(PRWEB) July 23, 2014
Executive Chairman of Cool Group of companies, Joseph John Issa, says in an interview that he feels vindicated about concerns of possible overspending in the next general election due in 2016, which could derail Jamaica’s Extended Fund Facility (EFF) with the International Monetary Fund (IMF).
Joey Issa’s statement comes on the heels of concerns expressed in the media by IMF Managing Director, Christine Lagarde, who urged the Jamaican Government to refrain from extra spending during the next election season, to ensure that it meets its objectives under the EEF.
“I had not heard anyone looked so far ahead and come to the view that the next general election in Jamaica would be a big test for the government in terms of keeping as tight a lid as possible, on spending so as not to derail the programme with the IMF.
“At the time I thought it might not have been a reasonable or realistic position to hold, given the seriousness of the programme and what it means for the Jamaican economy. But having heard and read the IMF comments, I feel vindicated, and that I’m not alone in my thinking,” says Executive Chairman of Cool Group of companies, Joe Issa.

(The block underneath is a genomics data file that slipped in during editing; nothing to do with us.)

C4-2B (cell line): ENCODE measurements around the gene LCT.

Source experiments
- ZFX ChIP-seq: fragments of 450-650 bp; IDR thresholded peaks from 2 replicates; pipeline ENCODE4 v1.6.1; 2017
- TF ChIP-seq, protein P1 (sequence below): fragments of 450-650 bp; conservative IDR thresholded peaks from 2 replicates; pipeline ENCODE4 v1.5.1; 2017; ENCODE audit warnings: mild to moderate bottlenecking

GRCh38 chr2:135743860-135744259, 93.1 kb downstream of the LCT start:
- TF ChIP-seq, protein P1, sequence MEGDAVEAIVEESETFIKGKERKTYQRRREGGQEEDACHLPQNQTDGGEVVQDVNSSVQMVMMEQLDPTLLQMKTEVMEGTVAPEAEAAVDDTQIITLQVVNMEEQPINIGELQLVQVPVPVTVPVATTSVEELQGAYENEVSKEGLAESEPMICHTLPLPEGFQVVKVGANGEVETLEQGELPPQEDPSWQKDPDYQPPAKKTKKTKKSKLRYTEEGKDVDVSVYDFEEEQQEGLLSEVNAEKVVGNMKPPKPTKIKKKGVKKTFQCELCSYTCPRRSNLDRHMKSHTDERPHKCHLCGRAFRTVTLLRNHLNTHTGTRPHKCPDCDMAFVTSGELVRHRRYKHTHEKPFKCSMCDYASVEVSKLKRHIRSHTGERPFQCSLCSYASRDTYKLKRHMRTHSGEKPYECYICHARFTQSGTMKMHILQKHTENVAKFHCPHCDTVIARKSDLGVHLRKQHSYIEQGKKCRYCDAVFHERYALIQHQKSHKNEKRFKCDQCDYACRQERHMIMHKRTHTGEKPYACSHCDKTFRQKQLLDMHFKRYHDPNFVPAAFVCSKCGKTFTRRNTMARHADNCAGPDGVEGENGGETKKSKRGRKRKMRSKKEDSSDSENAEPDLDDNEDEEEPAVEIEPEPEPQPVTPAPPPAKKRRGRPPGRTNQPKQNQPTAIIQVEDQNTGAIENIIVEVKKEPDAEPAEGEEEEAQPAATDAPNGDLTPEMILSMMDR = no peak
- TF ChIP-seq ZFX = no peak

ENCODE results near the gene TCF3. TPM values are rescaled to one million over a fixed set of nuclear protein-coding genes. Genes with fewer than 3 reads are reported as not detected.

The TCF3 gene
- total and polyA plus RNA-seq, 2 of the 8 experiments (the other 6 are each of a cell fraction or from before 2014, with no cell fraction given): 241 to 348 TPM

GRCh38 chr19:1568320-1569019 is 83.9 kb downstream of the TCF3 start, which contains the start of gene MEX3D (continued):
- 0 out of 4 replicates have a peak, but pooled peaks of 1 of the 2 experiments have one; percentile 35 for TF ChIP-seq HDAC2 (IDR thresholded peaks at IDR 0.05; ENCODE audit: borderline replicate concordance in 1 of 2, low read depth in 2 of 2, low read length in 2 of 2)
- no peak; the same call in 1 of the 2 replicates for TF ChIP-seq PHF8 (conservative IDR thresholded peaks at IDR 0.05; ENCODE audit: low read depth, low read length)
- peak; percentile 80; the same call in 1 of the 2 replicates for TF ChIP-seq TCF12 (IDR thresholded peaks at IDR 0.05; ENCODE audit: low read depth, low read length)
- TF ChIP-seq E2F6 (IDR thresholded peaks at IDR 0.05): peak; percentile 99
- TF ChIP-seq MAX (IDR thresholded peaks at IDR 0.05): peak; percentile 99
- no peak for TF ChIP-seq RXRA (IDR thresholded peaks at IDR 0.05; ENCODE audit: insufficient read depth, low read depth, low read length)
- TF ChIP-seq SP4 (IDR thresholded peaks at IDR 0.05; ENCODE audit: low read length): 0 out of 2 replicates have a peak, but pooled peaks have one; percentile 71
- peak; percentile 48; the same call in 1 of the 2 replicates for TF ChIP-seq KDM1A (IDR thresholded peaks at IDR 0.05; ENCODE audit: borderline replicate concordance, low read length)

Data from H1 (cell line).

Issa, in an article published on April 7, 2014 entitled ‘Chairman of Cool Group of Companies Joe Issa says Jamaica will pass March 2014 IMF test despite challenges, calls for consolidation of gains’, had expressed the same concerns as the IMF boss, of possible overspending in the upcoming General Election that can derail Jamaica’s relationship with the IMF.
Having noted in the article that there was much more left to be done in terms of maintaining fiscal discipline and stability in the financial system, Issa expressed concerns that these efforts could amount to nothing in the years ahead and cause the programme to derail.
In particular, he argued that with a general election due before the end of the programme, there may be compromises for political expediency which can derail the relationship with the IMF.
Speaking with Dionne Jackson Miller on Television Jamaica's All Angles programme which was aired on July 2, 2014, Lagarde said that “when there is an election that is scheduled, there's always a tendency to overspend, or put pressure on the poor finance minister's shoulders to let go a little bit and to facilitate the process.”
It was her hope, she said, that Finance Minister, Dr. Peter Phillips, will be able to resist that impulse in the case of Jamaica's next general election.
However, Lagarde was quick to clarify that this urge to overspend during an election season was not unique to Jamaica and that this was the case everywhere in the world.